Industrial and Commercial Regulations

Industrial and Commercial Regulations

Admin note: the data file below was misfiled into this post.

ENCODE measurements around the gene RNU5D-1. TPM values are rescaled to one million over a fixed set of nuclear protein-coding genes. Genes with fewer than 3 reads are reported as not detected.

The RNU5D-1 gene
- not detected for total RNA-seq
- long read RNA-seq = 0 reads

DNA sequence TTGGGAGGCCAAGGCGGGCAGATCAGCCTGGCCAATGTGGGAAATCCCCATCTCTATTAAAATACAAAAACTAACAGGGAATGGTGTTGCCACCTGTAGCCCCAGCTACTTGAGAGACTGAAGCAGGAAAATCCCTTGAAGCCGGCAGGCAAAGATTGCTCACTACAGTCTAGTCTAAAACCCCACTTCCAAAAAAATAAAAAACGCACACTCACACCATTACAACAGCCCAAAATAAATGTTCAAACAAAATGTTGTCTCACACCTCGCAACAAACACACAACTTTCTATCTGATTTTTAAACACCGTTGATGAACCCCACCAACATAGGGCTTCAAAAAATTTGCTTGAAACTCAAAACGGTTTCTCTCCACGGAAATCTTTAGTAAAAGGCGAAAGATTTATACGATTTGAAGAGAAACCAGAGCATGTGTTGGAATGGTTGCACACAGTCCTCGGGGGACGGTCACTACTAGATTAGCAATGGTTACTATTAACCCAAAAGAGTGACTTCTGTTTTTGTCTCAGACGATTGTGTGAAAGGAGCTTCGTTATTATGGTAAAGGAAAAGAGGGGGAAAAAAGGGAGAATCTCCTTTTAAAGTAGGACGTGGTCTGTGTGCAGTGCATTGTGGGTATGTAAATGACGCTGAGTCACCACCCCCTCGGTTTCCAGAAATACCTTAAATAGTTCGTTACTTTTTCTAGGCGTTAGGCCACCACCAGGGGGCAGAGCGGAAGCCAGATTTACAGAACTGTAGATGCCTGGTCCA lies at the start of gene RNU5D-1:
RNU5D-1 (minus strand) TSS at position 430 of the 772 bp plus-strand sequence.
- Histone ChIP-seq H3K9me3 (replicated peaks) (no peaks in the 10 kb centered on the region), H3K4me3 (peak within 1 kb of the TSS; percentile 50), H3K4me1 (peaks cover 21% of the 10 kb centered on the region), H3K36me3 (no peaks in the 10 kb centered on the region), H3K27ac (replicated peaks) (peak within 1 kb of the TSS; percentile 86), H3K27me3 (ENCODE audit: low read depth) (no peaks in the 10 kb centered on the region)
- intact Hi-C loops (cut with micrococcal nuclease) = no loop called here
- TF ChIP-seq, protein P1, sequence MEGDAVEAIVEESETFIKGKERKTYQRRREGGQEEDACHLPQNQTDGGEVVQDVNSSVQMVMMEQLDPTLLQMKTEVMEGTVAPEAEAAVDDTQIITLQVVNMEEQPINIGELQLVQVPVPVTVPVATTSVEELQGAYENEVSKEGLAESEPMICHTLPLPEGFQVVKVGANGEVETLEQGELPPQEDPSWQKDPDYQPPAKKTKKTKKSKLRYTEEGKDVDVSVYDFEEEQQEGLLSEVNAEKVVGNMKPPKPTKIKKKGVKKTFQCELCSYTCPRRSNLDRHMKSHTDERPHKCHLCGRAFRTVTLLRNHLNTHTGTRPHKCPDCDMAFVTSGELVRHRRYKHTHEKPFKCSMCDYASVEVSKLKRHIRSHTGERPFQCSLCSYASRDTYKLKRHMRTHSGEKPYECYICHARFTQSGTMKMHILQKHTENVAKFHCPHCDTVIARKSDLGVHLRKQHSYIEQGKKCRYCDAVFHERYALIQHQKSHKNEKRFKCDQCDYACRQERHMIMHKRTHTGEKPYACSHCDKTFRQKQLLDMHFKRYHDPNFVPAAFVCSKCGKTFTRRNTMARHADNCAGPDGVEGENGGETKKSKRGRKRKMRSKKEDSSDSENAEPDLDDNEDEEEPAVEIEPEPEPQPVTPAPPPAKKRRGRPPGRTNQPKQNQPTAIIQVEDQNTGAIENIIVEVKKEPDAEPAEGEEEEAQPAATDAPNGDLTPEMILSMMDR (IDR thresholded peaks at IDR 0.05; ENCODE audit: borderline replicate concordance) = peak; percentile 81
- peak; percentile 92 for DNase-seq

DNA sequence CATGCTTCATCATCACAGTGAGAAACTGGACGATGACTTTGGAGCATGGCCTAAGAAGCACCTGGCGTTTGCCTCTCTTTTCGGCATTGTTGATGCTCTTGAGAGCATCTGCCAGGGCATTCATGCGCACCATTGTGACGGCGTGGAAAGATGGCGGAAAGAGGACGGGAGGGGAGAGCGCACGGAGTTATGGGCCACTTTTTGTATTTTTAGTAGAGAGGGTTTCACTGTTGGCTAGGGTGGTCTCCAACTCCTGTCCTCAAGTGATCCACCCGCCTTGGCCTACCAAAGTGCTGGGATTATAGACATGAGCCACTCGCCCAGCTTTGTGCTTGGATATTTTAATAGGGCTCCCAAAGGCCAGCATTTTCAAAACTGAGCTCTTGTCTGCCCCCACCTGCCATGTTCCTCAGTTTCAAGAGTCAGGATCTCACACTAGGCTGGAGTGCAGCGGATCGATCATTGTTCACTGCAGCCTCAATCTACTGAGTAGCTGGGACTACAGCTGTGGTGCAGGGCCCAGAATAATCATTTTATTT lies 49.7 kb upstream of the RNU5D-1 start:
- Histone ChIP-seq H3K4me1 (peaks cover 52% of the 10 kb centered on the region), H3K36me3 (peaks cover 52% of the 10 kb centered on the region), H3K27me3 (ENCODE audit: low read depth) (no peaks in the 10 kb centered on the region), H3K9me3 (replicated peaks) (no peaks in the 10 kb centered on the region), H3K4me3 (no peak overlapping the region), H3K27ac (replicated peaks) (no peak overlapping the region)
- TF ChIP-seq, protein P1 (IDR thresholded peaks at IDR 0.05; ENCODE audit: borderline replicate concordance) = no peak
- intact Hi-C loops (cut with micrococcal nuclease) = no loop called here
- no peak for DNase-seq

It is not to be inferred that, because the Roman law stood for private property and freedom of contract, the Roman state did not interfere in economic matters. In times of financial crisis the state estab­lished a public bank to supplement the activities of the professional bankers of the Forum, and not a few measures for the protection of debtors were passed. Cicero induced certain Greeks and Romans, who had cornered the food supply in Cilicia, to promise stores to the people; and fines were levied on grain merchants who by hoarding had raised prices. An sedile in­spected goods placed on sale in Roman markets, confiscating those in which fraud was found; and at various times the gov­ernment took measures to prevent foreign competition with Italian producers, to regulate prices of oil, and to prevent the exportation of precious metals. An interesting case, too, is the regulation of traffic in Rome, loaded wagons being forbidden the use of the streets, except during the evening or night, and only those engaged in public building operations could be used between sunrise and the tenth hour.2 All this was before the close of the Republic, and indicates the recognition in a practical way of the necessity for state participation in industrial matters.